...I'm going to Disney World!

A few weeks ago I received a comment from a reader who felt my observations regarding bad urban design were irrelevant. He made the point that what happens downtown doesn’t matter since 35%* of our fellow Chattanoogans live below the poverty line. His other point was that the riverfront portion of downtown Chattanooga (5th to Frazier and West of Georgia) was designed and executed as a theme park so we should expect nothing less than the ultimate sub-urbanization of the district. By calling the area a theme park he suggests that it exists solely as a money-making mechanism, that it caters primarily to tourists and lacks authenticity. Those are some pretty heady claims, so instead of simply posting his comment I thought I would devote this week’s column to addressing his points.

The Poverty Question
There is no doubt that the successes of downtown have not been shared across the board by all Chattanoogans. However, you can’t blame poverty in our city on downtown redevelopment. If anything, our downtown renaissance has contributed to the quality of life all Chattanoogans. The tax revenues generated enable the City and County to provide services to all citizens. Downtown businesses provide tens of thousands of jobs to Chattanoogans of all socio-economic backgrounds. After the initial success of the riverfront, that investment has spread into languishing neighborhoods. ML King, Highland Park, North Chattanooga, Cowart Place, Fort Negley, and Jefferson Heights are all neighborhoods that have seen new investment and marked improvement. We’ve also built two new elementary schools to serve inner city neighborhoods- these would not have possible were it not for the economic engine of downtown. I will not make the case that we are where we need to be- but I will refute the argument that the rebirth of downtown has happened at the expense of our city’s indigent.

Our community still has issues concerning social equity. However, like a downtown, the issue of poverty is very complex. I think that urban design can have an effect on the quality of life of impoverished citizens- that it can treat some symptoms. However, the cure to the root causes of poverty has more to do with education, family structure, and access to opportunity than it does with setbacks and building materials.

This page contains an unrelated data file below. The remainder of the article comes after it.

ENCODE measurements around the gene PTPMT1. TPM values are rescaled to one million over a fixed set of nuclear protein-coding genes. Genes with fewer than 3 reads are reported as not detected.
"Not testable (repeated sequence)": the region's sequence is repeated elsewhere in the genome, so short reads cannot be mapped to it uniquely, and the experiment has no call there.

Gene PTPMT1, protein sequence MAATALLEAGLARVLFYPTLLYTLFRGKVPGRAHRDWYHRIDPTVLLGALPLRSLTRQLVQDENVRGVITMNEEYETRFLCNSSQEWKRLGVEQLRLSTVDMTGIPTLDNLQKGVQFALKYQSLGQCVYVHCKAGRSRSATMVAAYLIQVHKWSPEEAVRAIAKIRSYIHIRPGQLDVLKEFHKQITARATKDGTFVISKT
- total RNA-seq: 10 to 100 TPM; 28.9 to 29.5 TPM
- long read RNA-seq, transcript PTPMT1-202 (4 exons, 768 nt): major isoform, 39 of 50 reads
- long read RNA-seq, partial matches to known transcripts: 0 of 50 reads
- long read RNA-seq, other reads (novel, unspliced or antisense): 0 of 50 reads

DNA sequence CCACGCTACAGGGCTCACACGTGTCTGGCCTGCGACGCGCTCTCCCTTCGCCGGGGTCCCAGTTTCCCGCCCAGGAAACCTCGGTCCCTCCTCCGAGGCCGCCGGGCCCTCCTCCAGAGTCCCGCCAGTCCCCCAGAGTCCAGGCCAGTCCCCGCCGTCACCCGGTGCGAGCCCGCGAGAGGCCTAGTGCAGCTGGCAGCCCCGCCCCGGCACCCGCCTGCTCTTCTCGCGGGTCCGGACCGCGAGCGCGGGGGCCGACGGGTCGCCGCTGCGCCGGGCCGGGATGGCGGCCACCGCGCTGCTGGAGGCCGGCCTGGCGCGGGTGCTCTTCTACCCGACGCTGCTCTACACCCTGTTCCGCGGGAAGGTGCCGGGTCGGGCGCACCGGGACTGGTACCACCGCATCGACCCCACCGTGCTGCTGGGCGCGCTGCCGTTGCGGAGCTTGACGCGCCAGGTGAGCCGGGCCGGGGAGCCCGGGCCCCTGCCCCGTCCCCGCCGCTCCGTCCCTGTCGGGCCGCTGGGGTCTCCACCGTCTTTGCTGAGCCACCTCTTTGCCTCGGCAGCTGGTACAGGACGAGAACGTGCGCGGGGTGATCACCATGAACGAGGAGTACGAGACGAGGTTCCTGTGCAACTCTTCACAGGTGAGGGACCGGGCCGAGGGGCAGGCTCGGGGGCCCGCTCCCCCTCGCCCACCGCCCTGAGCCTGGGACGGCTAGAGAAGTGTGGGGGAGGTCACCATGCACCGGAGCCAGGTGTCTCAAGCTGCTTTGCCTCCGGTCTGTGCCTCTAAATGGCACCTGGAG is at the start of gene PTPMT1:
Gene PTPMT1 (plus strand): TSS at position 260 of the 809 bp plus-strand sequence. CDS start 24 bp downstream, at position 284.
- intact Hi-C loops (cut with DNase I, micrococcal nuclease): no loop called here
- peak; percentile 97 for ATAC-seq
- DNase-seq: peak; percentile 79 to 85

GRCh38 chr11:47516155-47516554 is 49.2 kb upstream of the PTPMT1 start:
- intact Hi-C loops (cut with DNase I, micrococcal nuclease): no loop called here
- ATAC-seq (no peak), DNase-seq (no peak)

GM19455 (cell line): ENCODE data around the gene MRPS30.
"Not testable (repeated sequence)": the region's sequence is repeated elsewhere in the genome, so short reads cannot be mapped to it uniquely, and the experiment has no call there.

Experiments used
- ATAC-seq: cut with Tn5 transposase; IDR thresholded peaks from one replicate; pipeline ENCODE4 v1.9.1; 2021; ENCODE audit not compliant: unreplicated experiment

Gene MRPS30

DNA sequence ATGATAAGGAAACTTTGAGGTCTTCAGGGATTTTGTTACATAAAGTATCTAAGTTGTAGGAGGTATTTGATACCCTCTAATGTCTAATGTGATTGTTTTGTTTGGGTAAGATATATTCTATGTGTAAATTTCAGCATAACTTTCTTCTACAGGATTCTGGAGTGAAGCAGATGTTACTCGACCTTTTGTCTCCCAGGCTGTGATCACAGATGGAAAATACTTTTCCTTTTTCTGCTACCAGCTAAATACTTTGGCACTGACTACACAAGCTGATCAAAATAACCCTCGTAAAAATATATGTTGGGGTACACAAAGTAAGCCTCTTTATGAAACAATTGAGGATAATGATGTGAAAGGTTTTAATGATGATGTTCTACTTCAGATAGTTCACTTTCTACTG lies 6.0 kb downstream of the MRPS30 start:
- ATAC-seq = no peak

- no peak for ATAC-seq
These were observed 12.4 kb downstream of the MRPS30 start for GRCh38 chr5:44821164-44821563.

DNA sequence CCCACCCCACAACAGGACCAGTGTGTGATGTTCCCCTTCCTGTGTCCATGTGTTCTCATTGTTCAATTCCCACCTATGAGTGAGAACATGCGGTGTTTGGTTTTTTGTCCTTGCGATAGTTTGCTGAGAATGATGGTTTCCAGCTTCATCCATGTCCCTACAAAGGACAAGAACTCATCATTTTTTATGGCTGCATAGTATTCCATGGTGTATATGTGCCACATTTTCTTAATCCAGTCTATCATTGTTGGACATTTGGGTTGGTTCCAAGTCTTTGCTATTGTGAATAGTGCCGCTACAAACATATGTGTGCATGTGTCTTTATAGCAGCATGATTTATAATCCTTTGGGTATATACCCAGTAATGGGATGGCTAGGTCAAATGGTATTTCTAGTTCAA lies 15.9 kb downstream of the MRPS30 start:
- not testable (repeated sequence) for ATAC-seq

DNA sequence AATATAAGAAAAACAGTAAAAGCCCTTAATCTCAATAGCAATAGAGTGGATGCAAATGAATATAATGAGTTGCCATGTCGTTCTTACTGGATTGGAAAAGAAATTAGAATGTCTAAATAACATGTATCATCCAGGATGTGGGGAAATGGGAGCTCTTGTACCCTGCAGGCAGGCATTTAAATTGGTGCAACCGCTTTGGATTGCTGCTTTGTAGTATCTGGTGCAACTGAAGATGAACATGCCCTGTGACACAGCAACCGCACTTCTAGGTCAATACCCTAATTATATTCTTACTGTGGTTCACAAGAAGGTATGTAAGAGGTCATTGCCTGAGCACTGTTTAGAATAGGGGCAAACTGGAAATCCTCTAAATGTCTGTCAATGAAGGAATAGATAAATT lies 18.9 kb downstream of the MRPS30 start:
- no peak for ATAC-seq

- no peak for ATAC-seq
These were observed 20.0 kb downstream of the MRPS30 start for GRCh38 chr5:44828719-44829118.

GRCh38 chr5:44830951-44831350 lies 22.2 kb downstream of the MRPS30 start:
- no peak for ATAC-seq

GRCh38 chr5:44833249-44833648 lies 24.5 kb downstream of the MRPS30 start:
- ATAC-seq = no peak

The Theme Park Argument
Because of the wild success of the Tennessee Aquarium and the restaurants and hotels it spawned, maybe it’s easy to convince a casual observer that the riverfront portion of downtown Chattanooga has become a caricature of itself. However, the most cursory of observations of the area reveals a complex ecosystem- one in which Chattanoogans live, work and play.

My first issue with the theme park claim is that it requires a sub-urban mindset to even make the argument. There are places where you can paint a 130-acre area with a broad brush, but a downtown is not one of them. In the sub-urbs, where monoculture is a defining characteristic, it’s easy to say “that’s a shopping area”, “that’s a residential area”, “that’s an office area.” However, downtowns are incredibly complex systems that resist the broad brush. These days, downtown marketers love to use the phrase “live, work, play”. In other words, these places afford residents the opportunity to conduct most of life’s business in this one place. Perhaps the best way to judge if the area is theme park or city is to test the viability of living, working and playing in the district. 

My wife and I both work in that area (neither of our jobs are theme park oriented…most of the time). The same can also be said for 2,500 Unum employees and 4,000 BCBS employees in the district. I don’t have the time or patience to list every other non-service-oriented business with employees in the district, but they are legion.

The dozens of people who live in the Cherry St Townhomes, the dozens who live in Walnut Hill, the dozens who live in River Pier Landing, the dozens who live in 1st and Market, the dozens who live in Museum Bluffs Riverside, the hundreds who live in Museum Bluffs Parkside, the dozens who live in the Robert E. Lee and the hundreds who live in the Riverset apartments would argue that their homes are not a theme park. (This is not a list of all downtown residents, just the ones that live north of 5th street and west of Georgia.)

Yes, there is a high concentration of restaurants and eateries in the area. Do they serve the tourist trade exclusively? Do Chattanoogans eat at Easy Bistro? (yep). Do Chattanoogans eat at Lupi’s? (you betcha). Do Chattanoogans drink at Hair of the Dog (this one does). Locals at Big River? (affirmative) Hennan’s? (check) Blue Plate? (yessir) 212 Market? (indeed). And the list goes on…

By definition, a downtown will attract people from outside its borders. Healthy regions have vibrant centers, and vibrant centers exist in part to serve their region. It is good for downtown to be a destination for visitors. Downtown is the shared living room for the region and the logical place for us to come together. Does the fact that the riverfront district attracts visitors make it a theme park, or is it indicative of a healthy urban environment? Downtown is supposed to attract people, to house people, to feed people, to offer them diversion, and to provide them a chance to make a living. Ours is an authentic place, not nostalgic. What happens here matters, because the health of our downtown affects not just the people who live, work and play here, but the health of the region as well. 

Downtown is not a theme park, it’s a city. 

*That’s his stat, I think the real number is closer to 27% in Chattanooga in 18% in the region - which is still too high.

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